Perhaps the most important discovery during a solar eclipse was made on May 29, 1919. At that time, a new physical structure of thought was confirmed. In 1907 Albert Einstein addressed the question of how gravity influences the path of light. The astronomer Johann Georg von Soldner had been interested in precisely this problem more than a century earlier. If light were made up of particles, he thought, it would have to obey gravity just as much as a rock that is thrown up and falls to the earth.

Einstein calculated that a ray of light that grazes the sun should be deflected by its gravity by 0.875 arc seconds. This prediction should be checked during a total solar eclipse. Only then can the sun and stars be observed in the sky at the same time. Scientists had to measure the positions of stars near the Sun's edge and compare them with those in their catalogs to determine the deviation.

At the beginning of the 20th century, such an observation made great demands on the measuring accuracy of the instruments. 0.875 arcseconds are very few and correspond to about two thousandths of the full moon diameter. However, Einstein doubled this value in 1915. This demanded his general theory of relativity, according to which mass literally bends space - like a sleeper denting his mattress. This curvature of space should bring the light on the inclined path and shift the location of a star at the edge of the sun by 1.75 arc seconds.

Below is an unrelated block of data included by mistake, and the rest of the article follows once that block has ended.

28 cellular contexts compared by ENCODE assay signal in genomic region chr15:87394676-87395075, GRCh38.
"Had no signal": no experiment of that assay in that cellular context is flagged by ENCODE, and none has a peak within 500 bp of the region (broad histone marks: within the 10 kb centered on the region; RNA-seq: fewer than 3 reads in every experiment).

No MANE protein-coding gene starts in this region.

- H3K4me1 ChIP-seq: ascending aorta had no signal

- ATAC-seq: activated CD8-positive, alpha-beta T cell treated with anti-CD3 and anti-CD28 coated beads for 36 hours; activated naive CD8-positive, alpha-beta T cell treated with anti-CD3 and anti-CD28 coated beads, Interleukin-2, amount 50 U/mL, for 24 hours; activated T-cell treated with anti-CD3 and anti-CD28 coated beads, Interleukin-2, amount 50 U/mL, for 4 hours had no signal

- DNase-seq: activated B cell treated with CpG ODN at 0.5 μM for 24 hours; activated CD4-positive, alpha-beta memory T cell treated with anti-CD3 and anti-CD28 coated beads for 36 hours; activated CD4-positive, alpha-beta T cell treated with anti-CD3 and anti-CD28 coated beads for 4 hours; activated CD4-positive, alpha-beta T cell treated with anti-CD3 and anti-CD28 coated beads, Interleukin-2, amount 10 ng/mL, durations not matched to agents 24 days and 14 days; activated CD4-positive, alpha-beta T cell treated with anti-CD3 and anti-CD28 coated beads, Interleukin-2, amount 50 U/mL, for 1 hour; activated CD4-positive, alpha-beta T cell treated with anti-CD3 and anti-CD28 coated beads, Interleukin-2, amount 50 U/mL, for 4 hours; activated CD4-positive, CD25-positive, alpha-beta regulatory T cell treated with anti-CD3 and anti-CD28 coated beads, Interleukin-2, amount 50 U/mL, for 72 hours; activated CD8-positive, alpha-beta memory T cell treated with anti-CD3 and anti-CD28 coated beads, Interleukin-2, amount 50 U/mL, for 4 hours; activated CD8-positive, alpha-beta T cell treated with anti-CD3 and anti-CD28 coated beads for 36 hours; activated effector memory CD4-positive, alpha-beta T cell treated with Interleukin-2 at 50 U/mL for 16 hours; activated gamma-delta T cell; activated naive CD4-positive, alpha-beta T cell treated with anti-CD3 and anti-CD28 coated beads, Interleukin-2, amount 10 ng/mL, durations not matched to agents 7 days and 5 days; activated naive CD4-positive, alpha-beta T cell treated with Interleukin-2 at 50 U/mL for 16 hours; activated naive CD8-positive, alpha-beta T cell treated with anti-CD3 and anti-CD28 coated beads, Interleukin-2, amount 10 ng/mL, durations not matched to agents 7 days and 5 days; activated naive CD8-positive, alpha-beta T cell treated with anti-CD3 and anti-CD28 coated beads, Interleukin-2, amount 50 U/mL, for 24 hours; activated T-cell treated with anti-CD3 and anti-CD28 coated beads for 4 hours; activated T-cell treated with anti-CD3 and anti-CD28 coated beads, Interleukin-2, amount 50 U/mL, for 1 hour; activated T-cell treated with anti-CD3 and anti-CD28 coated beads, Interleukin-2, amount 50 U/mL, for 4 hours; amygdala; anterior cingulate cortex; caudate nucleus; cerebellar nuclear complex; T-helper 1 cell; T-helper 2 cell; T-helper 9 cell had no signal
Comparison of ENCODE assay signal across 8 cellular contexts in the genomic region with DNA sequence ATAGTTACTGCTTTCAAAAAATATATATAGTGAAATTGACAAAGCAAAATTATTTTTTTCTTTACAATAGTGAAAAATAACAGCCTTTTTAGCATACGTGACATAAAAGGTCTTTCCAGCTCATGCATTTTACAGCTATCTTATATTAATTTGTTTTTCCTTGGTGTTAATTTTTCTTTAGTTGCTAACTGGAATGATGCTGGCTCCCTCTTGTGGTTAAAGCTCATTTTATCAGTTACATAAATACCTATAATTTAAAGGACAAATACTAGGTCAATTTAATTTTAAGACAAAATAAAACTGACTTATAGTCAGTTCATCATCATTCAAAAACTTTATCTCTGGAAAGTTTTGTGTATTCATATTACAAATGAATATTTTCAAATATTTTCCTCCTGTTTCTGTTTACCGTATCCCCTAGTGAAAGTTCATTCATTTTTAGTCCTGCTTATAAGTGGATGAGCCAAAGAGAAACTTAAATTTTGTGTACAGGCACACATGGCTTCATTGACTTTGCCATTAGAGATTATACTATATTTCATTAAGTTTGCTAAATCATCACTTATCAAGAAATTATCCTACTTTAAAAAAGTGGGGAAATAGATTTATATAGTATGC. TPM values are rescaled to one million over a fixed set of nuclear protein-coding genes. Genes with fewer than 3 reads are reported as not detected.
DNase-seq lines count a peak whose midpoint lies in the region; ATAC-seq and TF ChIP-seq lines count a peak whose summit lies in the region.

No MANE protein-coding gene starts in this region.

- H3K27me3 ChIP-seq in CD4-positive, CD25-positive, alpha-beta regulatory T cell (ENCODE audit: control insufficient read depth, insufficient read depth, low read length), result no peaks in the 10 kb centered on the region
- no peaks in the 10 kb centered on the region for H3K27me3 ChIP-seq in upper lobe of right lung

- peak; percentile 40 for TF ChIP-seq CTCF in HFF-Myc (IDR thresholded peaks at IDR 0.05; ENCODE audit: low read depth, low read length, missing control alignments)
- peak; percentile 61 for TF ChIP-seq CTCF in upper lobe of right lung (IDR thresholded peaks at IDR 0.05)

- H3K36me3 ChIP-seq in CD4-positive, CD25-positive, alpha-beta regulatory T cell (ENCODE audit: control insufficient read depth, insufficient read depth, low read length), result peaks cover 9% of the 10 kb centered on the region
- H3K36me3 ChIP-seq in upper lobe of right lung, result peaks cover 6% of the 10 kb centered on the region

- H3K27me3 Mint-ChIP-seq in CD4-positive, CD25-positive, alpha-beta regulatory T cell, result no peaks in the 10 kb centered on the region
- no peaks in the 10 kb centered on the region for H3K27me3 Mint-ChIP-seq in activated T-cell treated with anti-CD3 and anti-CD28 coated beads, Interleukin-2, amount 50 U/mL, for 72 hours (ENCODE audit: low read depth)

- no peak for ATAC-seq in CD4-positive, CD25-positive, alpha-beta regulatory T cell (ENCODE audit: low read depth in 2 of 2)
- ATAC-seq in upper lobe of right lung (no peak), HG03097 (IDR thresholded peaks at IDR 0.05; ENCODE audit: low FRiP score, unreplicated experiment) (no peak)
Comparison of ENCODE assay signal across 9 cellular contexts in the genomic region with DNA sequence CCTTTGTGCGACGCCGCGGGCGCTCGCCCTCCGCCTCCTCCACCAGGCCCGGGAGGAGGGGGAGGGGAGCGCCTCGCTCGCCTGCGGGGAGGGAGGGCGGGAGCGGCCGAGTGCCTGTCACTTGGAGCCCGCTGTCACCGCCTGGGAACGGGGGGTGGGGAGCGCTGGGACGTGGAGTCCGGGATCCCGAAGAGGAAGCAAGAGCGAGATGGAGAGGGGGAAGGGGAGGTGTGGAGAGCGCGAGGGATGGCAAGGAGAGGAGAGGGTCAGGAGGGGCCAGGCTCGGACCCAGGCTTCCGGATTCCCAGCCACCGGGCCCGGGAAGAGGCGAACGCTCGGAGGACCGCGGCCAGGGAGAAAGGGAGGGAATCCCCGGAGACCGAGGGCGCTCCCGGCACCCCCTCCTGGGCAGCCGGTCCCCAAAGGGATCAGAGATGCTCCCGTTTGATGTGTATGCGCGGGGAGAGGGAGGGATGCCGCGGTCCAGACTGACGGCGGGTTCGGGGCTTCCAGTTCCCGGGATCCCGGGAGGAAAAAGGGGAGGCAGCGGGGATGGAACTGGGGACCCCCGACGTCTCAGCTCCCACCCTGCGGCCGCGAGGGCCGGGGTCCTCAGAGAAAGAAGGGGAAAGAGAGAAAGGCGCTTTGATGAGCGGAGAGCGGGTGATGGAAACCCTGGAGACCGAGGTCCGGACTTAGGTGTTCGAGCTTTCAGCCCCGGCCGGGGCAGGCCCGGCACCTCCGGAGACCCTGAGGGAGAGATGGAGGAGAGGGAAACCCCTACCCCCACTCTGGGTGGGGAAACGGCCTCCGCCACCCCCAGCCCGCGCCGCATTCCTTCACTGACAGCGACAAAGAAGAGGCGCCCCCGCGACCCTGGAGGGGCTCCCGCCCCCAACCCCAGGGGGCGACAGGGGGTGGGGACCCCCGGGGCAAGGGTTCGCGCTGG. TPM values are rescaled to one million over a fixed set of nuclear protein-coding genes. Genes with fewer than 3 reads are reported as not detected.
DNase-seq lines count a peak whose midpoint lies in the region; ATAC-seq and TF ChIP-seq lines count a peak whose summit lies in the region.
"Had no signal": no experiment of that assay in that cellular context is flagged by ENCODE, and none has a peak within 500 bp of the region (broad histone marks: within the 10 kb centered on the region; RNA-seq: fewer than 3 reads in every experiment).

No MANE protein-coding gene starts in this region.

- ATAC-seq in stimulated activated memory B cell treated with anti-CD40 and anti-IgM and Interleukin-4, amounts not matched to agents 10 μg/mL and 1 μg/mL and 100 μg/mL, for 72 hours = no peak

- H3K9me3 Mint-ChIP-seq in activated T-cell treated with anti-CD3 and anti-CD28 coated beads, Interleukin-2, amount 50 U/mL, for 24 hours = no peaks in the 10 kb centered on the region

On March 8, 1919, two astronomical expeditions started from England. One led to the island of Principe off the coast of Spanish Guinea, the other to the city of Sobral in northern Brazil. The aim of the researchers was to observe the total solar eclipse on May 29, 1919. Sir Arthur Stanley Eddington obtained 16 images on Principe, only two of which were usable. They each showed five stars - and the effect predicted by Einstein. Andrew Grommelin in Northern Brazil was also successful. On the eight photo plates, the stars appeared shifted by roughly the predicted value.

Today we know that the observations resulted to a large extent from measurement errors. Nevertheless, Einstein's general theory of relativity had in principle passed the first test. "Revolution in Science" was the headline of the Londoners Times on November 7, 1919. Once again, astronomical observations had changed our view of the world.